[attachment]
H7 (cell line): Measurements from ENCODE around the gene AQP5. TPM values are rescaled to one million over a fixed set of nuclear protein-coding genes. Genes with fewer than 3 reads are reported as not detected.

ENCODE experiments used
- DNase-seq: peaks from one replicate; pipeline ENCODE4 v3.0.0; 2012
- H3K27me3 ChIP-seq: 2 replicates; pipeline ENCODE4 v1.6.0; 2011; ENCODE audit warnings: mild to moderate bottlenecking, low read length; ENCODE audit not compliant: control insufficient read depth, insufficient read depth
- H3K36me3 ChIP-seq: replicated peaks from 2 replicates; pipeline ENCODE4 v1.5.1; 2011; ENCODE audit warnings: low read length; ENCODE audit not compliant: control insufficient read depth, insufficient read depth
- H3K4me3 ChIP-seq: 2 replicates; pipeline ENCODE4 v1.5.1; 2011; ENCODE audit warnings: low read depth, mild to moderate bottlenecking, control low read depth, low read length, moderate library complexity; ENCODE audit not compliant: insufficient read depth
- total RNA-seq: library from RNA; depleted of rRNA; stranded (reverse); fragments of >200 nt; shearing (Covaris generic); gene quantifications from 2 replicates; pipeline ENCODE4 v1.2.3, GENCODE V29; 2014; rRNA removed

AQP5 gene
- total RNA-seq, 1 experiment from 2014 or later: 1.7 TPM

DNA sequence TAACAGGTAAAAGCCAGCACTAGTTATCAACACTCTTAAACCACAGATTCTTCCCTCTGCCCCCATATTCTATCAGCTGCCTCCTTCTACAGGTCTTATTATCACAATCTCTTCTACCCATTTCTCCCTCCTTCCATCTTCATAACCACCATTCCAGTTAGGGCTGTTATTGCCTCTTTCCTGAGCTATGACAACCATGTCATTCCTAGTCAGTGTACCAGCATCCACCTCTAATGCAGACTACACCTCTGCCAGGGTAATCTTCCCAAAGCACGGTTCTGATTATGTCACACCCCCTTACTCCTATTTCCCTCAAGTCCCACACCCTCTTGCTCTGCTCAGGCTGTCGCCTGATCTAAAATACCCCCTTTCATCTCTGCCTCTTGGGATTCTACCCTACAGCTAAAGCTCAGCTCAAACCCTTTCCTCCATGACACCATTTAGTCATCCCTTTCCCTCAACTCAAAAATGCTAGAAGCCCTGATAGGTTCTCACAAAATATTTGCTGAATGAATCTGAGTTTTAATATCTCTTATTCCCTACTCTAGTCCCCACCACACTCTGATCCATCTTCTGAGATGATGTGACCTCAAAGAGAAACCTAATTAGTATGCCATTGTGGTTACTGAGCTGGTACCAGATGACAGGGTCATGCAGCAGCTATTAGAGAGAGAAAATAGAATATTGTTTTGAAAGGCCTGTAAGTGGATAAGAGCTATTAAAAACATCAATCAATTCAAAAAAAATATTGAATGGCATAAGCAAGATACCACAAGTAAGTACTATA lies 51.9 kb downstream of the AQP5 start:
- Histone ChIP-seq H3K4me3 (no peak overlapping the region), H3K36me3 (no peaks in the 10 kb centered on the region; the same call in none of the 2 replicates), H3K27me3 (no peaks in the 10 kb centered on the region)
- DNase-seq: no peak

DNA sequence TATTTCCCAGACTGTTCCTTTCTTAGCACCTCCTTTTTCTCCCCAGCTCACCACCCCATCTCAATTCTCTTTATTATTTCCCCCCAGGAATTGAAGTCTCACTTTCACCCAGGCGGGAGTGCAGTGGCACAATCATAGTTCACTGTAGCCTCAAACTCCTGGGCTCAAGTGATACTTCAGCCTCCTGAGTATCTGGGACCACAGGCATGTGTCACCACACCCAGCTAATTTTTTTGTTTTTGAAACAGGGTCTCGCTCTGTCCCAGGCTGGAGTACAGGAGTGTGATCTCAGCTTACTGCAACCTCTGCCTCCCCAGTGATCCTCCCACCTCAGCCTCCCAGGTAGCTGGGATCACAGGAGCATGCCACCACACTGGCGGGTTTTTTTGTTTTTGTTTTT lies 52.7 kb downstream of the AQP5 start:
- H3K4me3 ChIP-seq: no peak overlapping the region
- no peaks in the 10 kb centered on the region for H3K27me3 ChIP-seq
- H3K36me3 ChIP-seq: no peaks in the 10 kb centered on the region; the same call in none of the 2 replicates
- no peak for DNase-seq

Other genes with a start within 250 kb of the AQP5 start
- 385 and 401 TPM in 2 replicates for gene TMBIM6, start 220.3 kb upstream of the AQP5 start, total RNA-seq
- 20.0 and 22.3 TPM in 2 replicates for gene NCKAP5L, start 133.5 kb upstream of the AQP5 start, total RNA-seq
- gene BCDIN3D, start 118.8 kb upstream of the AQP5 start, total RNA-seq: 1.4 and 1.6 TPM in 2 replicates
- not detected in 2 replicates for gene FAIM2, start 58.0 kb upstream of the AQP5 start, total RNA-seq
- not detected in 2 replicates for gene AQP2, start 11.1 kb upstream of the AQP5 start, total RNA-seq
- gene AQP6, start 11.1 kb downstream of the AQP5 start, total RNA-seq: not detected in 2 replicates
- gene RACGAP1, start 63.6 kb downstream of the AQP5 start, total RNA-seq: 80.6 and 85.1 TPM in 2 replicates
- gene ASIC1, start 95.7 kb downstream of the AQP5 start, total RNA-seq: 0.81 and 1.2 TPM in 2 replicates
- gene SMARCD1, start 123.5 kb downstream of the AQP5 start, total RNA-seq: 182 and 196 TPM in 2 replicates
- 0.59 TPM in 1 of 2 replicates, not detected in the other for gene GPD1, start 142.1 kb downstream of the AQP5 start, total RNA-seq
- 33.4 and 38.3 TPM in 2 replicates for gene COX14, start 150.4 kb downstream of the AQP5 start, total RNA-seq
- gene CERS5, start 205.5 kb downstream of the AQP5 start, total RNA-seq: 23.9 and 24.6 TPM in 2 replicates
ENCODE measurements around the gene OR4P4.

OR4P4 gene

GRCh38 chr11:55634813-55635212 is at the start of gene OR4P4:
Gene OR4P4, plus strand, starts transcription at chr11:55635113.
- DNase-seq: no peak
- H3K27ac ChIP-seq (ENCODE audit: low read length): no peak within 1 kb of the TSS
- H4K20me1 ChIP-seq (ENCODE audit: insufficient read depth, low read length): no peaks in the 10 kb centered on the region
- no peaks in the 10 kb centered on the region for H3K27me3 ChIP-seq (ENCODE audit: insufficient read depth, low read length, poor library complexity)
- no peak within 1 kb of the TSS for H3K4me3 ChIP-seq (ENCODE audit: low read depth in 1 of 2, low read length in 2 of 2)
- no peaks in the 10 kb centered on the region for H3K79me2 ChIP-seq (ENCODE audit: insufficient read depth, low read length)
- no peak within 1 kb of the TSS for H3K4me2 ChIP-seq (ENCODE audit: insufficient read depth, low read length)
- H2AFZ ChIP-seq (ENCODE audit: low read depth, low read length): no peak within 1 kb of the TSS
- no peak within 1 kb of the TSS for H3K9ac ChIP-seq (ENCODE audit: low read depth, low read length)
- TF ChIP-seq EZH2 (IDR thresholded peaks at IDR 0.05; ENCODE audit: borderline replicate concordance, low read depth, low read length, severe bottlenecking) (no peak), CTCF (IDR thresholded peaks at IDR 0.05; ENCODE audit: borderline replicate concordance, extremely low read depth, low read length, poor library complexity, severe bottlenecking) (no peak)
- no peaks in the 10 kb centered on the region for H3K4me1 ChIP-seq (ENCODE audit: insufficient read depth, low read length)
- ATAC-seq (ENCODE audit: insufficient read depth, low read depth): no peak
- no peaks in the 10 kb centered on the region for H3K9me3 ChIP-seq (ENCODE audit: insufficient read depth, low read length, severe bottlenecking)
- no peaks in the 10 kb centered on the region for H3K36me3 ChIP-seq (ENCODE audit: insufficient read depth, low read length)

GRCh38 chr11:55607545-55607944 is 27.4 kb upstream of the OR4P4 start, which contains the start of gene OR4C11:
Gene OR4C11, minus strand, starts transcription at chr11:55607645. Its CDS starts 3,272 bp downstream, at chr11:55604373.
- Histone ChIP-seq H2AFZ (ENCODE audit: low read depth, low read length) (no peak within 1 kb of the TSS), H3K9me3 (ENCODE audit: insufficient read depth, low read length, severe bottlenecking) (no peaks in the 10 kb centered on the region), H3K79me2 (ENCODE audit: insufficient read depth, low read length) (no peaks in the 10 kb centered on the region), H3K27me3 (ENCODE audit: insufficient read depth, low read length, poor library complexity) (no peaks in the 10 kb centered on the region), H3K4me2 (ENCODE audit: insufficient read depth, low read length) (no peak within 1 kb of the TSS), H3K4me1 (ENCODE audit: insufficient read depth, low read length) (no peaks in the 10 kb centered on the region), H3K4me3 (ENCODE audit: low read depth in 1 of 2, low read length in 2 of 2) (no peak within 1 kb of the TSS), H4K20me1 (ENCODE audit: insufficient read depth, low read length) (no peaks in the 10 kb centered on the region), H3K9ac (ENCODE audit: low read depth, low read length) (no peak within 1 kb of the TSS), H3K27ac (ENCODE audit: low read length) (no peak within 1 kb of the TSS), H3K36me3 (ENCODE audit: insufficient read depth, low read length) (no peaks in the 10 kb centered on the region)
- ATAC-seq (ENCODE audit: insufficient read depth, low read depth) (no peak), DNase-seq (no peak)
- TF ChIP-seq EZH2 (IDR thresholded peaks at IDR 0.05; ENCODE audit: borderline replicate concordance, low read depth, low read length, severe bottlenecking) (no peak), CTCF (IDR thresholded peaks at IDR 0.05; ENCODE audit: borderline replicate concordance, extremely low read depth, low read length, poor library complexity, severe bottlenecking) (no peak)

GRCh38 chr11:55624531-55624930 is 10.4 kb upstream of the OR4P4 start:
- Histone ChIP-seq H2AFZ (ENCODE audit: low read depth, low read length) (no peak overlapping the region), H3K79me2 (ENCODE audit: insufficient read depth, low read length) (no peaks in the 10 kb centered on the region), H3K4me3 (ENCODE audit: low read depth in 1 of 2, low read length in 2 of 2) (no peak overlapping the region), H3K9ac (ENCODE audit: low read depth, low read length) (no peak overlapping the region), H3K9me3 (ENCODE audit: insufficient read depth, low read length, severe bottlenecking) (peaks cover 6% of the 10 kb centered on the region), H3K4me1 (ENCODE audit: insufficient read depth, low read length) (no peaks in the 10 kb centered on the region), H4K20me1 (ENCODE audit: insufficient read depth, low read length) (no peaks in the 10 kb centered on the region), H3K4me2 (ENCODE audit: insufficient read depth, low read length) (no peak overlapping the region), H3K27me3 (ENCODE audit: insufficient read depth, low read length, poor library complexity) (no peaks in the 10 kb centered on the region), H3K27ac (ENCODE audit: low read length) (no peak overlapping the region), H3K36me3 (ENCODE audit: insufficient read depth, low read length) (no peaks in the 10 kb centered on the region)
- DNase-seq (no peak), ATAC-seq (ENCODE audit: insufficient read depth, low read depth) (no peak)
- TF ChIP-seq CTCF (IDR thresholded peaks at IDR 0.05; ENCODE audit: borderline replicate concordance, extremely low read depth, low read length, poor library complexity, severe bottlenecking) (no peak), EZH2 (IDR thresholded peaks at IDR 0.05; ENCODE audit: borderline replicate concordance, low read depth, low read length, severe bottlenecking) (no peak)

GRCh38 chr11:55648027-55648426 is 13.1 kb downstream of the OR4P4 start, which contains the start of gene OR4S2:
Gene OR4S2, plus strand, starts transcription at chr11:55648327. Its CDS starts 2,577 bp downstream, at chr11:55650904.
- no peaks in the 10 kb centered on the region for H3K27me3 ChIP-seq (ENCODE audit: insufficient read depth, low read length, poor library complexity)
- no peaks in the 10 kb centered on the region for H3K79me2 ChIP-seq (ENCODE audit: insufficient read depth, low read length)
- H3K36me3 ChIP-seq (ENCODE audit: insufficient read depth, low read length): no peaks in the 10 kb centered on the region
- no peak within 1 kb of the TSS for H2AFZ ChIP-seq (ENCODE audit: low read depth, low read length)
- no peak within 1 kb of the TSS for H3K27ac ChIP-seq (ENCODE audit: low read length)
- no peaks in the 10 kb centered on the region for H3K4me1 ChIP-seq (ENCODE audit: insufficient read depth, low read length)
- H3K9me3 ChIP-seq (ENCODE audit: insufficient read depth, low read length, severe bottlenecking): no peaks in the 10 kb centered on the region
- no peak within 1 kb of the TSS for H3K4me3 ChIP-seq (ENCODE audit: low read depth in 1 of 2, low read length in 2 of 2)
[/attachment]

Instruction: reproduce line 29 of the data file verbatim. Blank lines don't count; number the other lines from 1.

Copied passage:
- 33.4 and 38.3 TPM in 2 replicates for gene COX14, start 150.4 kb downstream of the AQP5 start, total RNA-seq